Electronic Thesis and Dissertation Repository

Degree

Doctor of Philosophy

Program

Psychology

Supervisor

Dr. Lorne Campbell

Abstract

The present research investigated sex differences in the experience of cognitive dissonance after decisions made for oneself or for one’s romantic partner. Guided by theory and research suggesting that women and men possess divergent self-construals, I predicted that women would experience more dissonance when making a difficult decision for their partner relative to men. Both men and women were predicted to experience dissonance after decisions made for themselves, although possibly to a lesser degree for women. In two studies, a modified free-choice dissonance paradigm was utilized to test sex differences in the experience of cognitive dissonance, as determined by the extent to which participants justified their decisions. In this paradigm, participants were asked to choose one of two closely rated items either for oneself or for one’s partner. In Study 1, men justified their decision (i.e., enhanced their attitude toward the chosen item and/or derogated the rejected item) when it was made for themselves but not when made for their partner. Females justified decisions made for their romantic partner but not themselves. In Study 2 a self-affirmation manipulation was added to the paradigm such that participants received no self-affirmation (No SA), an independent-focused self-affirmation (independent SA), or a relationship-focused self-affirmation (relationship SA). As in Study 1, men in the No SA condition justified their decision for themselves but not their partner whereas women justified their decision for their partner but not themselves. Neither men nor women justified decisions in the independent SA condition, as predicted. Males justified their decision for themselves but not their partner in the relationship SA condition, as predicted. Females justified their decisions for their partner in the relationship SA condition, supporting an alternative exacerbation interpretation, but also justified their decisions for themselves in this condition, which was not predicted. The pattern of results of both studies suggests a sex difference in the experience of dissonance when decisions are made for one’s romantic partner and I argue this is due to divergent self-construals. I discuss the implications of these findings for relationship literature as well as the limitations of the current research.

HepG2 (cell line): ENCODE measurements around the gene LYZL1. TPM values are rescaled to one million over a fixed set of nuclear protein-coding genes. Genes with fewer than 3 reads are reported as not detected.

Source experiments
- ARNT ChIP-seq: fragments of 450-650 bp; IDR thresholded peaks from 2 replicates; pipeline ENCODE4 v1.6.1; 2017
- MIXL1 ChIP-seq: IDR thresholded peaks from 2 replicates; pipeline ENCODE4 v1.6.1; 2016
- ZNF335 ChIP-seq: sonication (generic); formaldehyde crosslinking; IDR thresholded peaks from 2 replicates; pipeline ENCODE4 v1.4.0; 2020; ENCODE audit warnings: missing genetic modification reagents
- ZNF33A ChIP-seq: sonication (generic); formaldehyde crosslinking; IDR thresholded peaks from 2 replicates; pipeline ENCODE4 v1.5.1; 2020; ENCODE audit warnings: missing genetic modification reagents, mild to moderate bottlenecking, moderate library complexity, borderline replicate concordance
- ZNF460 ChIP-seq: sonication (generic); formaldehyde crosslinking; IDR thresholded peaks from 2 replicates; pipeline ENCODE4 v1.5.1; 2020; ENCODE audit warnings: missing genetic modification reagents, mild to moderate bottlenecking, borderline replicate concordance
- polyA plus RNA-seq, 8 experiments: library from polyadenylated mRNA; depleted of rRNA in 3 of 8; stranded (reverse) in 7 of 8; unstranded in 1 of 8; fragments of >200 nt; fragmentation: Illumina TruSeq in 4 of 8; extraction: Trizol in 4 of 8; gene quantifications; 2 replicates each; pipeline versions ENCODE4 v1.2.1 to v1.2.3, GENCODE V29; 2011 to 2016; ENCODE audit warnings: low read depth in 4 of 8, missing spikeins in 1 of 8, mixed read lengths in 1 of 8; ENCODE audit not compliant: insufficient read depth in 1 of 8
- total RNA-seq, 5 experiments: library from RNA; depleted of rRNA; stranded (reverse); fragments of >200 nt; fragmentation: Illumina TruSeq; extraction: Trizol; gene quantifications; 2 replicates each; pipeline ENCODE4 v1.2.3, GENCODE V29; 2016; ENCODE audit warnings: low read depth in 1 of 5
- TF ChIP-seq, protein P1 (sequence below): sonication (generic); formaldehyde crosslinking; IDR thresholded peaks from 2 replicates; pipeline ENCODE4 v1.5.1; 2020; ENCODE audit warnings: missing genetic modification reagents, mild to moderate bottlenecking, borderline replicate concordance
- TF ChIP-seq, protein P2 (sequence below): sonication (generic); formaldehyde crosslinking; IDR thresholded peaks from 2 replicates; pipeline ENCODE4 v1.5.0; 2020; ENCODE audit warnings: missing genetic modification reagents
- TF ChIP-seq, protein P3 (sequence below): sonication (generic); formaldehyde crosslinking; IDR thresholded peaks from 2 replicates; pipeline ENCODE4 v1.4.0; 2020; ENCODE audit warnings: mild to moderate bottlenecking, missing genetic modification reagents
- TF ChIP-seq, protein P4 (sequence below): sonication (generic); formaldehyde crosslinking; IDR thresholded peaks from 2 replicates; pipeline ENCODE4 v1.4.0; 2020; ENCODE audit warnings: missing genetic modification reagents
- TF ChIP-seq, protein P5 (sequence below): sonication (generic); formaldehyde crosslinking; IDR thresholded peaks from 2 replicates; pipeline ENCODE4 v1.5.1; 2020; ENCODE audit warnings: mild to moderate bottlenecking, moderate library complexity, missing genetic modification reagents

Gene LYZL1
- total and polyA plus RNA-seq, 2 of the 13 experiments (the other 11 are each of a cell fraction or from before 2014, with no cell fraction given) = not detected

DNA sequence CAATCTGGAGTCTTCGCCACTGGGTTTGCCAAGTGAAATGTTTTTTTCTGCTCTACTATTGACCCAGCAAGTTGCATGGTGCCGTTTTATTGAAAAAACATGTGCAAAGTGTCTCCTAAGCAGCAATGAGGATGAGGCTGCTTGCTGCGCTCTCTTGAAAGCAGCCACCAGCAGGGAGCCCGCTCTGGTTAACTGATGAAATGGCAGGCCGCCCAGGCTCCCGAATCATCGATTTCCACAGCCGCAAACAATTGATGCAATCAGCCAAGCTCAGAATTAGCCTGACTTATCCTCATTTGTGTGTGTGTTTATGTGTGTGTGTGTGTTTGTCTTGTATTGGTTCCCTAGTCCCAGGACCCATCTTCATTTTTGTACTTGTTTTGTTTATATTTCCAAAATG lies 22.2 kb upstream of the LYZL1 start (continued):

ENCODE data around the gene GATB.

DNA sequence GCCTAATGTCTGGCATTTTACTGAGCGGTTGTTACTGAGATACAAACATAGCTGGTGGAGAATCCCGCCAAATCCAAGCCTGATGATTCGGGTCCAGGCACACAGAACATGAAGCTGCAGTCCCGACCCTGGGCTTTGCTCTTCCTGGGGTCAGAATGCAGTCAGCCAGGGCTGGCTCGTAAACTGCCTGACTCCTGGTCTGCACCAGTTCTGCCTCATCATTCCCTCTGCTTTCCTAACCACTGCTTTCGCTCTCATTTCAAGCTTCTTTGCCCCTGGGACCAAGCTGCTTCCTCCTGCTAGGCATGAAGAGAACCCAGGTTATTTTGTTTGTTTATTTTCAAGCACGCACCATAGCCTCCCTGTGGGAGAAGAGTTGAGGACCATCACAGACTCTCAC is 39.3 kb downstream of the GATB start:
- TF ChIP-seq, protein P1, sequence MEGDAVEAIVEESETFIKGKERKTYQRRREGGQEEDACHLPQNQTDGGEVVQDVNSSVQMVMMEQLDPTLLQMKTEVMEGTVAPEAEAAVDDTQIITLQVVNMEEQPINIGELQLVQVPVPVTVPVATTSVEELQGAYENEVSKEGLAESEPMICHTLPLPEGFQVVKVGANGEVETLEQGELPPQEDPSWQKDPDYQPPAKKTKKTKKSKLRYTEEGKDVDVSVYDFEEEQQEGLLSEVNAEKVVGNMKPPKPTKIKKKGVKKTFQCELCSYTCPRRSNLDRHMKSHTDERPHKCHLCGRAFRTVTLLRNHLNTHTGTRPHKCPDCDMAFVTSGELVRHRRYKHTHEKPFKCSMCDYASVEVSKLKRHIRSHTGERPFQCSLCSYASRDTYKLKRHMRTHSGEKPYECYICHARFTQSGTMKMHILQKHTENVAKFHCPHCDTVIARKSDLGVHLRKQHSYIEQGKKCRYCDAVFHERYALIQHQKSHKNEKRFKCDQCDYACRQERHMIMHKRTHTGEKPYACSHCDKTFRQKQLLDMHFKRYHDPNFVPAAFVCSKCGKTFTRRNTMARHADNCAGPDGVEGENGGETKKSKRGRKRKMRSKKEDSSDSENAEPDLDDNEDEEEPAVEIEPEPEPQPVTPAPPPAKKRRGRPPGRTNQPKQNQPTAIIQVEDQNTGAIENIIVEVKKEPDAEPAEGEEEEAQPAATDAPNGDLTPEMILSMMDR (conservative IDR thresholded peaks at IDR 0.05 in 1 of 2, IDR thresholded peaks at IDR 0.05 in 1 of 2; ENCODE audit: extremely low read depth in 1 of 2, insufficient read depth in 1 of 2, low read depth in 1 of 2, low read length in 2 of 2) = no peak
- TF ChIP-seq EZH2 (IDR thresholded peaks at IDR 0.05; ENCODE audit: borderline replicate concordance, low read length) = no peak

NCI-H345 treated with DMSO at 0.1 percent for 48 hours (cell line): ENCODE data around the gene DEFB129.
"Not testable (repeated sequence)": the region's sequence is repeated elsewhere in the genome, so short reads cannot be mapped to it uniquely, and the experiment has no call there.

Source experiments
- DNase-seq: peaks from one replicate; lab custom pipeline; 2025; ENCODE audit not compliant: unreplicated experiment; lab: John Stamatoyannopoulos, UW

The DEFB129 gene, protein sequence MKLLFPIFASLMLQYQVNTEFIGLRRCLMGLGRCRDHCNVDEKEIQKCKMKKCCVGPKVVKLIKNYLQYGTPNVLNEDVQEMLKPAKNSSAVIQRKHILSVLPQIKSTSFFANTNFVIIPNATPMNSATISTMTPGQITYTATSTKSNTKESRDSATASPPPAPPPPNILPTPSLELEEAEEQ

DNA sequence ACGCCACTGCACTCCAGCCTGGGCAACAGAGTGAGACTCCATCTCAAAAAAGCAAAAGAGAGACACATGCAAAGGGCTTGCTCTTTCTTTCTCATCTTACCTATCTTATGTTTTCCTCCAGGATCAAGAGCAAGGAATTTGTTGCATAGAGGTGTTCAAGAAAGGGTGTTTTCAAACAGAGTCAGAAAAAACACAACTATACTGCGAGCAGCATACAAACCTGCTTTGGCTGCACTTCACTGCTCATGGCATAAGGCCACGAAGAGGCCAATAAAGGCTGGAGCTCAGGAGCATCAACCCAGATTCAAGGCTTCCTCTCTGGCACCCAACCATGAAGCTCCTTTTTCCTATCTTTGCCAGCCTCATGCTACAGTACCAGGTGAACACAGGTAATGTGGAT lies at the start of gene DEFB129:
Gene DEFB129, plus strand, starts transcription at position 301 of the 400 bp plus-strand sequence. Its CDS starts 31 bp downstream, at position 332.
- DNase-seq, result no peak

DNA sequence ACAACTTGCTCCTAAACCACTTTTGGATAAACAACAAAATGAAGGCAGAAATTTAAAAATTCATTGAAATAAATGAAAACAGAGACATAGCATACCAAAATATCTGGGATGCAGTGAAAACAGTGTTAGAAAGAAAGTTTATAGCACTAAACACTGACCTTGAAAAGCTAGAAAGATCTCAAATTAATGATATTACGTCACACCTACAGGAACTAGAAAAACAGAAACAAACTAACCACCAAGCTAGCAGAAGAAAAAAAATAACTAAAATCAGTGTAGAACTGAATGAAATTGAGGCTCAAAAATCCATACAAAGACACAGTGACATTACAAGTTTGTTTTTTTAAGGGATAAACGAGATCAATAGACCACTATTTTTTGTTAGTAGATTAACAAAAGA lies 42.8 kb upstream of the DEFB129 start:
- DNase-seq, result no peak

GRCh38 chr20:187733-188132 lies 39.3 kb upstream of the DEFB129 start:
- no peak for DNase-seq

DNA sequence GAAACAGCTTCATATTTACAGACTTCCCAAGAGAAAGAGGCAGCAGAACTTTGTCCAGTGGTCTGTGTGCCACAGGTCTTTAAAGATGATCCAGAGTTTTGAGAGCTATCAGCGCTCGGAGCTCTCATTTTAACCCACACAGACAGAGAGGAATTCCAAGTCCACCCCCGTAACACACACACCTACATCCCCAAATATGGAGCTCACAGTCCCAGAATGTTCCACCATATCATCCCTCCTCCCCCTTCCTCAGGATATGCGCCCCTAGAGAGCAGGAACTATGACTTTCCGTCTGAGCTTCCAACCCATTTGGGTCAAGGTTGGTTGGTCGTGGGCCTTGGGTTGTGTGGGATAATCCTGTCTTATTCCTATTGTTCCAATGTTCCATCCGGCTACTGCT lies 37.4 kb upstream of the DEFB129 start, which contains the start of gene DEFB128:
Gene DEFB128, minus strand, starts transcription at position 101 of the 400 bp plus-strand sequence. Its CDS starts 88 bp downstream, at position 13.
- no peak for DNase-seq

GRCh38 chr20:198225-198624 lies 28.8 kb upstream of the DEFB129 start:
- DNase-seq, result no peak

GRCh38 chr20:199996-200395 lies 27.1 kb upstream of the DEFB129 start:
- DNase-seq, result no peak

Share

COinS